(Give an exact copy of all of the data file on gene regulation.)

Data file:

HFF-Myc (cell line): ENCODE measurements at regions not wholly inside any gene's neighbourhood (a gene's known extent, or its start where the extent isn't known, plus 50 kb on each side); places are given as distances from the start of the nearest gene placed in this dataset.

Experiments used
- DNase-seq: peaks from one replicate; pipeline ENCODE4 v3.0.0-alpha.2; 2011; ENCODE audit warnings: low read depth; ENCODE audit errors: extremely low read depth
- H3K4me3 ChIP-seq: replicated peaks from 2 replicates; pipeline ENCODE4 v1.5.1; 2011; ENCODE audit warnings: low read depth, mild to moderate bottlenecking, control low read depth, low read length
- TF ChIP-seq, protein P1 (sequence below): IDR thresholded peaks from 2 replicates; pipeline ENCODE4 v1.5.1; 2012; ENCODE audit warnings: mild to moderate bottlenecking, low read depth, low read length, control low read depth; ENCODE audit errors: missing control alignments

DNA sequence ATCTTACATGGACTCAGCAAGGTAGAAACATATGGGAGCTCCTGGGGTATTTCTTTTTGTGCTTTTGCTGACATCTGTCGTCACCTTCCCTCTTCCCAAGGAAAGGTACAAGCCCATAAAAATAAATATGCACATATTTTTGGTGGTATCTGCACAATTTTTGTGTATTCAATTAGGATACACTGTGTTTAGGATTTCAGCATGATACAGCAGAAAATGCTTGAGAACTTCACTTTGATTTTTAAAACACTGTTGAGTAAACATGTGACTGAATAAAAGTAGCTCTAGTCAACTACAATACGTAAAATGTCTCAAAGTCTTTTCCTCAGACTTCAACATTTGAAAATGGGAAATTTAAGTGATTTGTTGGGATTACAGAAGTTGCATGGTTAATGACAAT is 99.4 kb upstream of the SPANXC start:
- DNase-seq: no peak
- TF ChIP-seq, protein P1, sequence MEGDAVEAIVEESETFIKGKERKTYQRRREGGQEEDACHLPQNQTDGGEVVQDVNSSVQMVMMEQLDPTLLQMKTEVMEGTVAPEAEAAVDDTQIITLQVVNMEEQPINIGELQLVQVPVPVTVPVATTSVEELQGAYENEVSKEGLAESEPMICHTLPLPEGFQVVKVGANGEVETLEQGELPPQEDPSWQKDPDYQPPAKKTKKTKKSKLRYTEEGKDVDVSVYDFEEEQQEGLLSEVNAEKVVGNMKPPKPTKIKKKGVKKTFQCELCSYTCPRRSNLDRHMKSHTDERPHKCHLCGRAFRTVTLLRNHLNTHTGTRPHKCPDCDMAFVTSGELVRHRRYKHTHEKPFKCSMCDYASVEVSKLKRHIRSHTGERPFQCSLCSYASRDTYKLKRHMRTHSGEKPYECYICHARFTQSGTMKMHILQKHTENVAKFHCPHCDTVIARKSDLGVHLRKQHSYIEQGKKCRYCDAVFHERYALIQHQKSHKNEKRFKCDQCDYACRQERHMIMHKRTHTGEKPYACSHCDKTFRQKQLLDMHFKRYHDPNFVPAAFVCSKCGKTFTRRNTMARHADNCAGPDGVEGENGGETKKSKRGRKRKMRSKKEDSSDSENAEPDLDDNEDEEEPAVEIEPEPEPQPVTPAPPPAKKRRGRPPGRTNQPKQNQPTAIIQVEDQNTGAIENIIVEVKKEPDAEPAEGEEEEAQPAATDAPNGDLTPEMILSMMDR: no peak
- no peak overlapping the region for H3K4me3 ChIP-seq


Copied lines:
HFF-Myc (cell line): ENCODE measurements at regions not wholly inside any gene's neighbourhood (a gene's known extent, or its start where the extent isn't known, plus 50 kb on each side); places are given as distances from the start of the nearest gene placed in this dataset.

Experiments used
- DNase-seq: peaks from one replicate; pipeline ENCODE4 v3.0.0-alpha.2; 2011; ENCODE audit warnings: low read depth; ENCODE audit errors: extremely low read depth
- H3K4me3 ChIP-seq: replicated peaks from 2 replicates; pipeline ENCODE4 v1.5.1; 2011; ENCODE audit warnings: low read depth, mild to moderate bottlenecking, control low read depth, low read length
- TF ChIP-seq, protein P1 (sequence below): IDR thresholded peaks from 2 replicates; pipeline ENCODE4 v1.5.1; 2012; ENCODE audit warnings: mild to moderate bottlenecking, low read depth, low read length, control low read depth; ENCODE audit errors: missing control alignments

DNA sequence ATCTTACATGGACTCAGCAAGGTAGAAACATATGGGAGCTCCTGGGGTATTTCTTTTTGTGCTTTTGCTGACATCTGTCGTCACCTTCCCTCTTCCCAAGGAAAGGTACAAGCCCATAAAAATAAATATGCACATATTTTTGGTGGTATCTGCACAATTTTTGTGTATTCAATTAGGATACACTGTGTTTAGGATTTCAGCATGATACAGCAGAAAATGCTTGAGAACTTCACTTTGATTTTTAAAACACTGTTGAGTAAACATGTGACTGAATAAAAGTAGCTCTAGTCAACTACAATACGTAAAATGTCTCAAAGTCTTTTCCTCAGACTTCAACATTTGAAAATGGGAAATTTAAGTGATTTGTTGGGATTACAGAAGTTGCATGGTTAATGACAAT is 99.4 kb upstream of the SPANXC start:
- DNase-seq: no peak
- TF ChIP-seq, protein P1, sequence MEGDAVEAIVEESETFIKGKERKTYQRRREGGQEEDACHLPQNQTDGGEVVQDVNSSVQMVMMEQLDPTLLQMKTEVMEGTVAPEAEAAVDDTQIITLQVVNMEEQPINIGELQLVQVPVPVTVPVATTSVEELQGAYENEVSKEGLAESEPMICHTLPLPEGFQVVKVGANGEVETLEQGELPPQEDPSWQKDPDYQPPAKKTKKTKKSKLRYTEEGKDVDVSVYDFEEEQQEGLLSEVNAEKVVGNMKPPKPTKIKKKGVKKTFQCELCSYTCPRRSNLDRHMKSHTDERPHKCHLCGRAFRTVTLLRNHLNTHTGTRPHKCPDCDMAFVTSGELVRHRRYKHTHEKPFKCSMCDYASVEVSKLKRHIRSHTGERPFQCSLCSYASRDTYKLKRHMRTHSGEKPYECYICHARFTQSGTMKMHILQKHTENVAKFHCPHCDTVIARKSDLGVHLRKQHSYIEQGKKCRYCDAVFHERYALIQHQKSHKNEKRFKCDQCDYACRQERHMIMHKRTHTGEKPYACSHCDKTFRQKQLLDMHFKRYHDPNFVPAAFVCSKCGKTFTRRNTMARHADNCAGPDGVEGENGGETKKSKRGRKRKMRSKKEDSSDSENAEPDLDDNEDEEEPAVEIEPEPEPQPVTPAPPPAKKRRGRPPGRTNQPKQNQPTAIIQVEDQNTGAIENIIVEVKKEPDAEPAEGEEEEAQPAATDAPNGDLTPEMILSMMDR: no peak
- no peak overlapping the region for H3K4me3 ChIP-seq